Let’s address the elephant in the room first. Whenever I introduce myself to someone, their first response is usually, “Huh? What’s it again?” I’ve experimented with pacing, tone, exaggerated lip movements, creative rhymes … all to no avail. So I broke down and devised a pronunciation key (see above) that’s especially useful for those “Hi, My Name Is” nametags at conferences and networking events. If you still have questions, hit me up and we can talk about it. Otherwise, hopefully this quick primer does its job and eliminates a needless barrier between us. 🙂
I’ve been a husband since 2008 and father since 2019 and appreciate what both roles mean, foremost that they’ve pushed me to understand myself and my wider community in all sorts of ways.
After college at Ohio State, I joined the Air Force and spent a decade deploying across the Western U.S. to bunkers–picture a steel boxcar suspended inside a concrete egg on four giant pneumatic shocks–80 feet below ground with a crew partner. The two of us stood ready behind one of the world’s most powerful instruments of strategy. The job can be busy with daily maintenance, 24/7 security operations, and constant revision to hardware and software. Despite the responsibility and unique heritage, my fellow “missileers” and I grew up in “one of the world’s worst cultures” according to author Daniel Coyle. Then in 2014, a select group of Air Force senior officials directed an overhaul of the nuclear operations culture. I was lucky to be involved on the ground floor, almost from the beginning. I left the Air Force in 2021 still believing my first training assignment in the new system (“post-FIP”) the most formative leadership experience of my career.
In the year leading up to my military separation in 2021, I struggled in search of my next “mission.” The original plan had been graduate school, to pursue a PhD. But the time wasn’t right. I needed exposure to the “real world,” whether in the private sector or something else I couldn’t identify. I put doctoral work on a longer timeline and sought full-time employment. And I kept reading. And writing.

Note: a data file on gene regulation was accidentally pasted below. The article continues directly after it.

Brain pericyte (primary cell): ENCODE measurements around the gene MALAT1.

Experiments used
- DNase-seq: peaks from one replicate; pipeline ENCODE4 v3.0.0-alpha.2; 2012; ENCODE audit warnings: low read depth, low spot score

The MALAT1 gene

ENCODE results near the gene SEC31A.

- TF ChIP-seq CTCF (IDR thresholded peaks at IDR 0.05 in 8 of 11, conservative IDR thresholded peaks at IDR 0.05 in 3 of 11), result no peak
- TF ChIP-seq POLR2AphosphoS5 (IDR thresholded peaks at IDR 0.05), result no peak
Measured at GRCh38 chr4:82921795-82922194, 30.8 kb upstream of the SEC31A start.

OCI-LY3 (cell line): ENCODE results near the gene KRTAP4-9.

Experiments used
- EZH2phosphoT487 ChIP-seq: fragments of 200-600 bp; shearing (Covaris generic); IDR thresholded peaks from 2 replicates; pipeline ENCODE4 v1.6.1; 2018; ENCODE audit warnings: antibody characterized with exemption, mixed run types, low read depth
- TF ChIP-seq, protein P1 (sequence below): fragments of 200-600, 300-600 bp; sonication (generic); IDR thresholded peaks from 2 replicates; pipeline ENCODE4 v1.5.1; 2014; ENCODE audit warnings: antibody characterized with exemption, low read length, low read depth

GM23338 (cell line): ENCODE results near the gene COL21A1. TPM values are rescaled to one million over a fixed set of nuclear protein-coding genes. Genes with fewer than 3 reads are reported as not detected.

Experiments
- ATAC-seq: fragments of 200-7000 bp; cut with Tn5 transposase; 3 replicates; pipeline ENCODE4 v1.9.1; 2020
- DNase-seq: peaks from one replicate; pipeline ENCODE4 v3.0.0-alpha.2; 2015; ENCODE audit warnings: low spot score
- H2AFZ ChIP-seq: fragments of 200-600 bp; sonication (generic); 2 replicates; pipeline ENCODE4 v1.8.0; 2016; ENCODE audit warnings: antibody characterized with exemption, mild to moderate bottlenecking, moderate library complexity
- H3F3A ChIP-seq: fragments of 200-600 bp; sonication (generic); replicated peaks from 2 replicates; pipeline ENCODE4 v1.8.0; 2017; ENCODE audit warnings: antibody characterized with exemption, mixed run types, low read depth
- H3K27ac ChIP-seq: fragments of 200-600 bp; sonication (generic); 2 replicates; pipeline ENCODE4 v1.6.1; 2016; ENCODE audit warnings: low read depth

My eclectic background makes for a variety of interests and I used to apologize for having so many (translated: no specialization or “expertise” whatsoever). I’ve stopped apologizing for two reasons: 1) I think we’ve seen many times in history that both generalists and specialists are necessary to solve our world’s most complex problems, and 2) when I step back from all the pressures of work and the world, my true passions rise to the surface and separate from the rest of the noise. Today, I’m a student as much as a professional, writer, and teacher. I write mostly about physics and the philosophy of mind, and where the two intersect (spoiler alert: it happens often).
I’ll leave it there for now. Take a look around the site and reach out to say hi. I can’t wait to hear your thoughts on any one of the mysteries I explore about this grand universe of ours.
The Wisdom of Others
The future of leadership is braver leaders.Brené Brown
Life’s most persistent and urgent question is, ‘What are you doing for others?’Dr. Martin Luther King, Jr.
Imagination is more important than knowledge.Dr. Albert Einstein